Article

China and Africa

May Tan-Mullins

in Chinese Studies

ISBN: 9780199920082
Published online October 2016 | | DOI: http://dx.doi.org/10.1093/obo/9780199920082-0137
China and Africa

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Since the founding of the People’s Republic of China (PRC) in 1949, modern China-Africa relations have gone through fluctuating periods, influenced by exogenous and endogenous factors. In the late 1990s and early 2000s, the heightened intensity of Chinese diplomacy with African states was evidenced through increasing trade, investment, and aid between China and the various African states. Alongside the rise in trade came increased foreign direct investment where the Chinese engaged mostly in infrastructure construction such as hydropower, telecommunications, and transportation. However, this reinvigorated entry into Africa was greeted with skepticism by many analysts in the West who question if China is a real partner or the new colonizer of the continent. This deepening of economic relations through a massive amount of foreign aid, trade, and investment evokes the debate if China is the new imperialist of the African continent, as critics argue much of Chinese actions are very similar to the colonizers in the past. In seeking to secure strategic resources and adhering to the noninterference principle, the Chinese were accused of violating Organization for Economic Cooperation and Development (OECD) guidelines and global good governance norms in their engagement with African states. Africa’s interest in China mainly stems from trade and investment opportunities, ways to bolster regime stability, and strategically significant partnerships. African entrepreneurs in small and medium enterprises have, in the past, benefited from the growth of informal and formal linkages with Chinese and Taiwanese business networks outside of government sponsorship. The tapering off of traditional Western sources of political influence, economic investment, and development assistance have seen Africa turning toward other rising powers, such as the Chinese, India, and Brazil, and allows African actors to choose between the different donors and negotiate for the best deals. However, scholars debate if these Africans actors are indeed empowered to negotiate China-Africa relations and if there is any African agency in molding China-Africa developmental relations. As more grounded data is being published, the results among the African states are mixed. Although the situation has improved since the early 2000s, obtaining accurate data is one of the major challenges in researching China-Africa relations. Information is difficult to secure in China, and Africa is a continent with fifty-four countries, many of them fragile or failed states with weak institutional frameworks and data collection agencies, which naturally entails that information is not readily available. This article has included some African countries’ sources but also suggests the imperfect solution of using the African Union as a collective site of information. In terms of scholarly works, there has been a huge increase in recent years in the number of works published on various aspects of China-Africa relations, and this article attempts the difficult task of being selective, and any exclusion is a result of the author’s own research boundaries, not a reflection of any excluded articles’ merits.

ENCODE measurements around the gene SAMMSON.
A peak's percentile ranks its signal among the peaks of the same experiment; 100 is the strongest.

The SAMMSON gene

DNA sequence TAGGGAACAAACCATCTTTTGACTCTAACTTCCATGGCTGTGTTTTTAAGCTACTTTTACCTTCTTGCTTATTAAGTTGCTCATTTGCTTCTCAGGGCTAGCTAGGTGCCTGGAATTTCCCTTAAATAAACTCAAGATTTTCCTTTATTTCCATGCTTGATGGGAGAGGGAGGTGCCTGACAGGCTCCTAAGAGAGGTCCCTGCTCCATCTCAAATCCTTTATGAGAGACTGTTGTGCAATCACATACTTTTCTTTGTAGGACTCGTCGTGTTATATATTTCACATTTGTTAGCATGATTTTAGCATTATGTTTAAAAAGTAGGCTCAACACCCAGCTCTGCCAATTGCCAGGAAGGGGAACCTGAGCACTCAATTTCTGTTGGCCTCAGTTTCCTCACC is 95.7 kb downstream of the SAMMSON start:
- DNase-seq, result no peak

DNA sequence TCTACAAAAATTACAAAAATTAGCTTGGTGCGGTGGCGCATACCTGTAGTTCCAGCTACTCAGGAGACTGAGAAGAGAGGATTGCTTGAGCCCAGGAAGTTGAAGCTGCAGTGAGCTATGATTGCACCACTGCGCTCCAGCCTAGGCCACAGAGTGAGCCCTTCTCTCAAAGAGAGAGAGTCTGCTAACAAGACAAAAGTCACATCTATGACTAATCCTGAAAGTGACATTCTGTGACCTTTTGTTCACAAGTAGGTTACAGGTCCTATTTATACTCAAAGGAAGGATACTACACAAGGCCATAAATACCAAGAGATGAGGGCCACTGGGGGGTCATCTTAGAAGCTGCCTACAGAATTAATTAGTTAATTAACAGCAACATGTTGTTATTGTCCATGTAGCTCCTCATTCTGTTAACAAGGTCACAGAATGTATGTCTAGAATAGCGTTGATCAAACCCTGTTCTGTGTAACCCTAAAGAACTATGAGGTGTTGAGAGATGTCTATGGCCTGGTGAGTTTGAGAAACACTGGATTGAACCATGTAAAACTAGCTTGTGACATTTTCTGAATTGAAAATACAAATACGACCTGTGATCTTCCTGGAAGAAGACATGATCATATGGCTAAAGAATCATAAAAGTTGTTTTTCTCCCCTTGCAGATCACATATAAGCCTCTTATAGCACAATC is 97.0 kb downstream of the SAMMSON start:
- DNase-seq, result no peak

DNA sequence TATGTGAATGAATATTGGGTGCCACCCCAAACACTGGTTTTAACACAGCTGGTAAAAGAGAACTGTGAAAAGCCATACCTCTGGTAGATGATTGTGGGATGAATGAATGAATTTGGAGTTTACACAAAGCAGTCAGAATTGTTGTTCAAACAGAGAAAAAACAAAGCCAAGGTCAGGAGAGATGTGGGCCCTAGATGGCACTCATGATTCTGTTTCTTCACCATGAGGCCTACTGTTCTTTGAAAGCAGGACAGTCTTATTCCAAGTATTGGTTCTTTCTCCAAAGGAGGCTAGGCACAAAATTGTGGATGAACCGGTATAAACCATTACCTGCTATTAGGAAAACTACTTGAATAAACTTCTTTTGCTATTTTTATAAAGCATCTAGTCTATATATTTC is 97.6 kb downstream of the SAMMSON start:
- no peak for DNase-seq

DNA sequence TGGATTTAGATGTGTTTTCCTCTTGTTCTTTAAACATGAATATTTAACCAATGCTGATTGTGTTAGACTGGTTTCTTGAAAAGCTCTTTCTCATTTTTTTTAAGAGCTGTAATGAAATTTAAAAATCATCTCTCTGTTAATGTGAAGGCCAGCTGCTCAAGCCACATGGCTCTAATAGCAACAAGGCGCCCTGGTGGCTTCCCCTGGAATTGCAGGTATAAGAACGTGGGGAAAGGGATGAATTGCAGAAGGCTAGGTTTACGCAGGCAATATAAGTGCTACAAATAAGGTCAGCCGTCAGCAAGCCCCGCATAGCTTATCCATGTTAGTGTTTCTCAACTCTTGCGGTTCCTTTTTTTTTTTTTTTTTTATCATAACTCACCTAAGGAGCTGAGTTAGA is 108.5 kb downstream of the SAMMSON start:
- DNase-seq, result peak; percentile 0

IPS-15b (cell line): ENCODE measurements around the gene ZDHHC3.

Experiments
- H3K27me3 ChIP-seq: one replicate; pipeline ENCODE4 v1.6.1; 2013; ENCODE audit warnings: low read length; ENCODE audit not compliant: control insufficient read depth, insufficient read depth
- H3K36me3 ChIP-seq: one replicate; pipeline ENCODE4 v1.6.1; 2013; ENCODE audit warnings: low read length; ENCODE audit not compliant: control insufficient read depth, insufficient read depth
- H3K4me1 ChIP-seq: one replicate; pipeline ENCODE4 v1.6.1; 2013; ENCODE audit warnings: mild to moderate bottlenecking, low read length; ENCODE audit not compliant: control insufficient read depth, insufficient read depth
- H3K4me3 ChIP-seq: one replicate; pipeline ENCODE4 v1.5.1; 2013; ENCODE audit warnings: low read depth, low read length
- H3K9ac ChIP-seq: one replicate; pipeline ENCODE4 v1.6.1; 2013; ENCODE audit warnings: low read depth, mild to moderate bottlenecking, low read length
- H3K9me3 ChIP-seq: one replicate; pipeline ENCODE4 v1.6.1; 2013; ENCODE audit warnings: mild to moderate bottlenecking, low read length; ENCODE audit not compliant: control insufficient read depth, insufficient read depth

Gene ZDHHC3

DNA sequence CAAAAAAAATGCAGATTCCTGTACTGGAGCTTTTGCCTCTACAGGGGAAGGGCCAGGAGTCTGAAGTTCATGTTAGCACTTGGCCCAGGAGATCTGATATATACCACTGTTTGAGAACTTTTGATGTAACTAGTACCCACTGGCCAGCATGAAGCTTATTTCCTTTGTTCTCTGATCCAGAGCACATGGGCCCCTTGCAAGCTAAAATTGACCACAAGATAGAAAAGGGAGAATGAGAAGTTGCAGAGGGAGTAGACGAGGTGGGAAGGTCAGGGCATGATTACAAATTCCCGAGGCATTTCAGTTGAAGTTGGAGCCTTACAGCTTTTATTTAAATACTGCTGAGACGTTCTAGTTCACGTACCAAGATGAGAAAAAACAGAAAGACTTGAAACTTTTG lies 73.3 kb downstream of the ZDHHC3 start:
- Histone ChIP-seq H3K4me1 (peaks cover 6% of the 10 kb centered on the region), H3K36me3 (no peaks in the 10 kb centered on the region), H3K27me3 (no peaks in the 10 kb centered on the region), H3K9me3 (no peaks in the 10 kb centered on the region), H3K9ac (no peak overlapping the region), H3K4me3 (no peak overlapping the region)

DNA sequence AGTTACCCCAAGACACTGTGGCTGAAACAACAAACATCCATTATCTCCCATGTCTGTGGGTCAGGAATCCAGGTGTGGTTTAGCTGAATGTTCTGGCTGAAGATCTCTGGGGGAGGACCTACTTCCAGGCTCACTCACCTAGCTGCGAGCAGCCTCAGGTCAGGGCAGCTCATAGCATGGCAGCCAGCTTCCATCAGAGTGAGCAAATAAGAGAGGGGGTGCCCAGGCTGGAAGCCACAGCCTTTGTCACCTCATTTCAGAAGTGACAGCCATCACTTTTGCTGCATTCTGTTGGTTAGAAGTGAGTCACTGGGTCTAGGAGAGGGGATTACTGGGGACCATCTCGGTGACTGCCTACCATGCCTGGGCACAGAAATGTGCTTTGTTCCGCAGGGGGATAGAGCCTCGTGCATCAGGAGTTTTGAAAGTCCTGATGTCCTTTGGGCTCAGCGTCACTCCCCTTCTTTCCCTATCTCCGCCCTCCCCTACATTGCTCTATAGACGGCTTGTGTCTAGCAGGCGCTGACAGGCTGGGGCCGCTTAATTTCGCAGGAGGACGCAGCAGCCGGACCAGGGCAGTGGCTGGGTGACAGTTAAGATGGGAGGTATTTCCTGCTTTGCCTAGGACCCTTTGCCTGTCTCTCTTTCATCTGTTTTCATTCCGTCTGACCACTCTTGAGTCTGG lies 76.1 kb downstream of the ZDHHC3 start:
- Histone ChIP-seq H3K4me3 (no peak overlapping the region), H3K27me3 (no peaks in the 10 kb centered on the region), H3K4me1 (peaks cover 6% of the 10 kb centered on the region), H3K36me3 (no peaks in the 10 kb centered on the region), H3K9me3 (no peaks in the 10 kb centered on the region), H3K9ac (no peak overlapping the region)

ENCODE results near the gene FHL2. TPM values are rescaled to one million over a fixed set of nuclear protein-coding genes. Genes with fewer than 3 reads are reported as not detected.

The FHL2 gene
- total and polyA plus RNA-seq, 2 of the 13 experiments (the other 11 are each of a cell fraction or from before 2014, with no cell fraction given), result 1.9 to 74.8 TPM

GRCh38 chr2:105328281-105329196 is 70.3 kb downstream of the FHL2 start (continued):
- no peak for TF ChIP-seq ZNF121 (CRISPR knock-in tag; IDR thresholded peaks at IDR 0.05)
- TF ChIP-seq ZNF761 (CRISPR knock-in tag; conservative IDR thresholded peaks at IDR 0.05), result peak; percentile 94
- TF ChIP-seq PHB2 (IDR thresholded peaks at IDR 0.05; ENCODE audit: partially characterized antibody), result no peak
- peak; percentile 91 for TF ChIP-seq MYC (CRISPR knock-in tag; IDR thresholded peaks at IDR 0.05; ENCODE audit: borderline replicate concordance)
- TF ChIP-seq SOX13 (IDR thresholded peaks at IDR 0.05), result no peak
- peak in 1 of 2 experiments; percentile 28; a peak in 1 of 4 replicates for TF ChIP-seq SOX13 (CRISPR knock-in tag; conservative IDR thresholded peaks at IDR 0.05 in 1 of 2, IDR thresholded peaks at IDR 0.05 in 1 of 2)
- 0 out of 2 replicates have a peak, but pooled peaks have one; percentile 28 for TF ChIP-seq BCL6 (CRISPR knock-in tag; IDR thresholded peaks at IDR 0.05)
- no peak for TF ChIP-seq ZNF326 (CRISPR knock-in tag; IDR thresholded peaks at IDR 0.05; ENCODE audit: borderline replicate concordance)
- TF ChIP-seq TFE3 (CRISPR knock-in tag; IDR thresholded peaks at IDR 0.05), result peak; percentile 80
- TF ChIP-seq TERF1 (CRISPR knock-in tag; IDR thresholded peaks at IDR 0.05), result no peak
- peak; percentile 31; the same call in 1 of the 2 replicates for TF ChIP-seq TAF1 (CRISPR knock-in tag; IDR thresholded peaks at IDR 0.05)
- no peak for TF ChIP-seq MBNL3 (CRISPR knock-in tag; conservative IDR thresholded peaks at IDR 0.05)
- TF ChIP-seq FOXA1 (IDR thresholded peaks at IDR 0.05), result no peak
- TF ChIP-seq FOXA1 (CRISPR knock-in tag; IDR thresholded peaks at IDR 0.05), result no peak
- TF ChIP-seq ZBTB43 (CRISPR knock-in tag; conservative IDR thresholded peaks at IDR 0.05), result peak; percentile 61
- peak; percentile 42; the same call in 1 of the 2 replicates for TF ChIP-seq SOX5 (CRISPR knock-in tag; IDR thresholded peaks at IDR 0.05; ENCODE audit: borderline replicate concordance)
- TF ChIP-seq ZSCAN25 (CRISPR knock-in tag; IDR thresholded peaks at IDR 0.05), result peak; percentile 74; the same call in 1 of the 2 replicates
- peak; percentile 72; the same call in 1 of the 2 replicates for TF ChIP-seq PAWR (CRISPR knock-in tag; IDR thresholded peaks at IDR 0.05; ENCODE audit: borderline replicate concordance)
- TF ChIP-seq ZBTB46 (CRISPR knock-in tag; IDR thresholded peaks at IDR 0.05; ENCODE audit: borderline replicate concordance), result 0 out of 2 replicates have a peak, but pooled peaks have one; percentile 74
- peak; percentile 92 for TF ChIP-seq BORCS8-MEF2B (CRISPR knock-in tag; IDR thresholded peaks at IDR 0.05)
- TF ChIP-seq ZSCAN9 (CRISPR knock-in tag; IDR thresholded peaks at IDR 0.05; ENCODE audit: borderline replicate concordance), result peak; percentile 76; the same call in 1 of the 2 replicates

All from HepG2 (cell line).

Article.  11851 words. 

Subjects: East Asian Studies ; Asian History ; East Asian Philosophy ; East Asian Religions

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